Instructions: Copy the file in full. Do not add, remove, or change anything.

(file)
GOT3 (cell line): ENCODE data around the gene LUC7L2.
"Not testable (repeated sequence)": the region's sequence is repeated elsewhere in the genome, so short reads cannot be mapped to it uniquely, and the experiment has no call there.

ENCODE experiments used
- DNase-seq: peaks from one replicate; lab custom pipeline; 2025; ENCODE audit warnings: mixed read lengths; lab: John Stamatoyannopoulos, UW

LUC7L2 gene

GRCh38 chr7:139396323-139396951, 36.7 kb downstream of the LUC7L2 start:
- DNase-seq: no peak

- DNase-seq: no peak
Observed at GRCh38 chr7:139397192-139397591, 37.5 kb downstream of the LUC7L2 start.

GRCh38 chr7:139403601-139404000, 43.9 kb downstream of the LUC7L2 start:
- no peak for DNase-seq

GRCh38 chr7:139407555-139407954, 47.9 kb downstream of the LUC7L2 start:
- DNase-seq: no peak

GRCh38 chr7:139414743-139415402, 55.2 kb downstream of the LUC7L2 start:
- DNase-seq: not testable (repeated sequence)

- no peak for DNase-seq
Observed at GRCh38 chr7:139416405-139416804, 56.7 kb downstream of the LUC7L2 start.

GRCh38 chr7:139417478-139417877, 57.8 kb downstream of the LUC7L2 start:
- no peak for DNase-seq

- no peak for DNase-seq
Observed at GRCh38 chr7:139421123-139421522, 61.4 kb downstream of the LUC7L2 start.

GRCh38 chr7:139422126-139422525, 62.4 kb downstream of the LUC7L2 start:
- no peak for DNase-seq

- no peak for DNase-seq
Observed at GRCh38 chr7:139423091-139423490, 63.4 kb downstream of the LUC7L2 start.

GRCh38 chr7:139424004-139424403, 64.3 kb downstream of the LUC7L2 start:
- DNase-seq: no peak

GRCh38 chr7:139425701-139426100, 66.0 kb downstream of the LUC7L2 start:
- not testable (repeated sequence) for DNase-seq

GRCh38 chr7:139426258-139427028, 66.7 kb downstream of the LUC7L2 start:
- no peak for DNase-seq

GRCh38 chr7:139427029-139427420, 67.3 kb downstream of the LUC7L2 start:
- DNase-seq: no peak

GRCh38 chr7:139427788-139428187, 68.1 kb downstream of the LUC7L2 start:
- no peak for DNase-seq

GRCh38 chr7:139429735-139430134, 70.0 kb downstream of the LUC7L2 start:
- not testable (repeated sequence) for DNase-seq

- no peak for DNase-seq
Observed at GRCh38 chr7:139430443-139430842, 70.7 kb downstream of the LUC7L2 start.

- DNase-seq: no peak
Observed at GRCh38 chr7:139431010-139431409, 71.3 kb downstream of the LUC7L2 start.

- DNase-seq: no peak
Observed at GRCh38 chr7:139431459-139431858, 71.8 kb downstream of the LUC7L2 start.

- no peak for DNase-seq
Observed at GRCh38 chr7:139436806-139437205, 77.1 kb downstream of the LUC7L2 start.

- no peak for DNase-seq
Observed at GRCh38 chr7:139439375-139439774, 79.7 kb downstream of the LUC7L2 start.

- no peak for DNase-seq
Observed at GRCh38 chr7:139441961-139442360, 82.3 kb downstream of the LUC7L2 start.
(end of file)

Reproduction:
GOT3 (cell line): ENCODE data around the gene LUC7L2.
"Not testable (repeated sequence)": the region's sequence is repeated elsewhere in the genome, so short reads cannot be mapped to it uniquely, and the experiment has no call there.

ENCODE experiments used
- DNase-seq: peaks from one replicate; lab custom pipeline; 2025; ENCODE audit warnings: mixed read lengths; lab: John Stamatoyannopoulos, UW

LUC7L2 gene

GRCh38 chr7:139396323-139396951, 36.7 kb downstream of the LUC7L2 start:
- DNase-seq: no peak

- DNase-seq: no peak
Observed at GRCh38 chr7:139397192-139397591, 37.5 kb downstream of the LUC7L2 start.

GRCh38 chr7:139403601-139404000, 43.9 kb downstream of the LUC7L2 start:
- no peak for DNase-seq

GRCh38 chr7:139407555-139407954, 47.9 kb downstream of the LUC7L2 start:
- DNase-seq: no peak

GRCh38 chr7:139414743-139415402, 55.2 kb downstream of the LUC7L2 start:
- DNase-seq: not testable (repeated sequence)

- no peak for DNase-seq
Observed at GRCh38 chr7:139416405-139416804, 56.7 kb downstream of the LUC7L2 start.

GRCh38 chr7:139417478-139417877, 57.8 kb downstream of the LUC7L2 start:
- no peak for DNase-seq

- no peak for DNase-seq
Observed at GRCh38 chr7:139421123-139421522, 61.4 kb downstream of the LUC7L2 start.

GRCh38 chr7:139422126-139422525, 62.4 kb downstream of the LUC7L2 start:
- no peak for DNase-seq

- no peak for DNase-seq
Observed at GRCh38 chr7:139423091-139423490, 63.4 kb downstream of the LUC7L2 start.

GRCh38 chr7:139424004-139424403, 64.3 kb downstream of the LUC7L2 start:
- DNase-seq: no peak

GRCh38 chr7:139425701-139426100, 66.0 kb downstream of the LUC7L2 start:
- not testable (repeated sequence) for DNase-seq

GRCh38 chr7:139426258-139427028, 66.7 kb downstream of the LUC7L2 start:
- no peak for DNase-seq

GRCh38 chr7:139427029-139427420, 67.3 kb downstream of the LUC7L2 start:
- DNase-seq: no peak

GRCh38 chr7:139427788-139428187, 68.1 kb downstream of the LUC7L2 start:
- no peak for DNase-seq

GRCh38 chr7:139429735-139430134, 70.0 kb downstream of the LUC7L2 start:
- not testable (repeated sequence) for DNase-seq

- no peak for DNase-seq
Observed at GRCh38 chr7:139430443-139430842, 70.7 kb downstream of the LUC7L2 start.

- DNase-seq: no peak
Observed at GRCh38 chr7:139431010-139431409, 71.3 kb downstream of the LUC7L2 start.

- DNase-seq: no peak
Observed at GRCh38 chr7:139431459-139431858, 71.8 kb downstream of the LUC7L2 start.

- no peak for DNase-seq
Observed at GRCh38 chr7:139436806-139437205, 77.1 kb downstream of the LUC7L2 start.

- no peak for DNase-seq
Observed at GRCh38 chr7:139439375-139439774, 79.7 kb downstream of the LUC7L2 start.

- no peak for DNase-seq
Observed at GRCh38 chr7:139441961-139442360, 82.3 kb downstream of the LUC7L2 start.